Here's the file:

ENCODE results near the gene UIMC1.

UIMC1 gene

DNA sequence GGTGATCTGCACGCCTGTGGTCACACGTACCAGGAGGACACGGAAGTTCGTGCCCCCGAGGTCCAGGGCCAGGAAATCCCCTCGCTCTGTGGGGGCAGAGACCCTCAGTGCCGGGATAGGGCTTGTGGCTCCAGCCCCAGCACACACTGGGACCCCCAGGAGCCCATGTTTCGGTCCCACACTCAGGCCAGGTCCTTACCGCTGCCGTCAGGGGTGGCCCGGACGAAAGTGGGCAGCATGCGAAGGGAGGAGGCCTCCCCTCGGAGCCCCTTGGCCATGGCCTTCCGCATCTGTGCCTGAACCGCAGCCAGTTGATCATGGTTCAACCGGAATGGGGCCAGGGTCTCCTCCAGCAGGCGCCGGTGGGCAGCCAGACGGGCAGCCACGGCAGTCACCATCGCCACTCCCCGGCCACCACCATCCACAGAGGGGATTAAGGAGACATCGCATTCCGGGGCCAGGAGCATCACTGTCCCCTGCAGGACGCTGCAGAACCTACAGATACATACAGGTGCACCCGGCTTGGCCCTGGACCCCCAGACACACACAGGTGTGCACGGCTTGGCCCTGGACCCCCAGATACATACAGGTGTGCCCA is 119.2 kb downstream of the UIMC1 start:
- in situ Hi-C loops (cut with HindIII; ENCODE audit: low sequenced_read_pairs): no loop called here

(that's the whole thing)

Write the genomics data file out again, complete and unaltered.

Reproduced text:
ENCODE results near the gene UIMC1.

UIMC1 gene

DNA sequence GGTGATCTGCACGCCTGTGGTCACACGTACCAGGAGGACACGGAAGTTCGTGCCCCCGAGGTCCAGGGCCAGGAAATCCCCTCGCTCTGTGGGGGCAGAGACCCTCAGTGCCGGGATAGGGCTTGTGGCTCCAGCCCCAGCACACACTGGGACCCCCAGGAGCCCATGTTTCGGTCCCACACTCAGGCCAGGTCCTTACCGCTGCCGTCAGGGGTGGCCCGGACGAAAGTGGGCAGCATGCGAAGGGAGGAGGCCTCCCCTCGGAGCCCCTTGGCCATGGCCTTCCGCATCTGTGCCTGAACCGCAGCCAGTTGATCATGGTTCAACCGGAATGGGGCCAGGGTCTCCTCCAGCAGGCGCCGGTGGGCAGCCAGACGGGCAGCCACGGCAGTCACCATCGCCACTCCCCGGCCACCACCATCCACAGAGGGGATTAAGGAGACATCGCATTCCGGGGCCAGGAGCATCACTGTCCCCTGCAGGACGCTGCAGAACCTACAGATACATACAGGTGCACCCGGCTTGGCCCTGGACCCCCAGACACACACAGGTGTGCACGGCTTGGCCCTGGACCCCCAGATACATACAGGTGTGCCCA is 119.2 kb downstream of the UIMC1 start:
- in situ Hi-C loops (cut with HindIII; ENCODE audit: low sequenced_read_pairs): no loop called here